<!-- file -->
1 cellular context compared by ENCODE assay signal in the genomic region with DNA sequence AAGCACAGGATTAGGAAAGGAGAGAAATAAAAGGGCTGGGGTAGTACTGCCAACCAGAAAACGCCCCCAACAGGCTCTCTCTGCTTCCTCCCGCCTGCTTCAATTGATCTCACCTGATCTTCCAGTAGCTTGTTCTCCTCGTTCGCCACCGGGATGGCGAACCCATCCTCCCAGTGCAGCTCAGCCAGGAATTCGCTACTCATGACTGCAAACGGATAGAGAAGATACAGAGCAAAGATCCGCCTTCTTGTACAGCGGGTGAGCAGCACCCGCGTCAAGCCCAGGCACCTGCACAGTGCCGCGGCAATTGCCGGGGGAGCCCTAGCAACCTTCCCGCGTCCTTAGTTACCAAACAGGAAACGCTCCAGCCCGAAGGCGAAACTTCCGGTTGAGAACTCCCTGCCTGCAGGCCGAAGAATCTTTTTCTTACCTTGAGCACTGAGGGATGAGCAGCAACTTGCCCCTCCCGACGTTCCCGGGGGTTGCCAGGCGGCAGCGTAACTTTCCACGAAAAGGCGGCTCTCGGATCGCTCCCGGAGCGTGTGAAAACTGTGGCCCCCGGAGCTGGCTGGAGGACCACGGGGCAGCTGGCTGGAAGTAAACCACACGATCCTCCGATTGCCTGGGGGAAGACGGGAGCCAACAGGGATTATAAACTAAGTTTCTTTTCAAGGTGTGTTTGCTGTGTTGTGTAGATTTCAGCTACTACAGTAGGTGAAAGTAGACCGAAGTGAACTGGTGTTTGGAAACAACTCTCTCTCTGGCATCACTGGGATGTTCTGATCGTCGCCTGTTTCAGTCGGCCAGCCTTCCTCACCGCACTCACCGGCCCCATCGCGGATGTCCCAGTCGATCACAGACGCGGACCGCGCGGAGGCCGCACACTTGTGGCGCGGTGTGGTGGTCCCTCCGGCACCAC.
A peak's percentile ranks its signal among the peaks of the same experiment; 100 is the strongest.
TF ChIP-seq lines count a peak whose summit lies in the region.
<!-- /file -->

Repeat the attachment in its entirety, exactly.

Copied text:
1 cellular context compared by ENCODE assay signal in the genomic region with DNA sequence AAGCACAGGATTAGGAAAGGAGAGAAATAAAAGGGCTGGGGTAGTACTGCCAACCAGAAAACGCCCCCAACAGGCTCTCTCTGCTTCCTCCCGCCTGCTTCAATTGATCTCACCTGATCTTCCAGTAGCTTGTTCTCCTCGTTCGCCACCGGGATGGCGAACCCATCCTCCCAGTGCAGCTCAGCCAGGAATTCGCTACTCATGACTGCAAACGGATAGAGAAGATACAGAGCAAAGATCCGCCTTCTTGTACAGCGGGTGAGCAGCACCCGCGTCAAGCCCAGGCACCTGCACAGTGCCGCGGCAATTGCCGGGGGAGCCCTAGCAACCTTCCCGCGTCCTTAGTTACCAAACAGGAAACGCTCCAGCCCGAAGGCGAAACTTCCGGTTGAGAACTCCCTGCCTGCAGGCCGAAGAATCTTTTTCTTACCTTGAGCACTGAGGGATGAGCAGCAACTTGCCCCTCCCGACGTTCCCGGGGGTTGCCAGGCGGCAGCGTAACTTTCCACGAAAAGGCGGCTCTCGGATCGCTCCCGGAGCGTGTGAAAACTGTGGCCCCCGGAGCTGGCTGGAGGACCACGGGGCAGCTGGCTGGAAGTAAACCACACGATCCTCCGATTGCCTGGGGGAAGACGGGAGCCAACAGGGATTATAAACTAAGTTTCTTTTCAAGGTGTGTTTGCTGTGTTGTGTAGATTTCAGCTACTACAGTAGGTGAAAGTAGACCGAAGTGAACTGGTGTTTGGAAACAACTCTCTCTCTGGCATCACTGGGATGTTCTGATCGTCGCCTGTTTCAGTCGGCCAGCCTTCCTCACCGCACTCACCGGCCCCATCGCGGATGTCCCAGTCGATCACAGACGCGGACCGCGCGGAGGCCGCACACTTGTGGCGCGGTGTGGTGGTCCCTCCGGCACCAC.
A peak's percentile ranks its signal among the peaks of the same experiment; 100 is the strongest.
TF ChIP-seq lines count a peak whose summit lies in the region.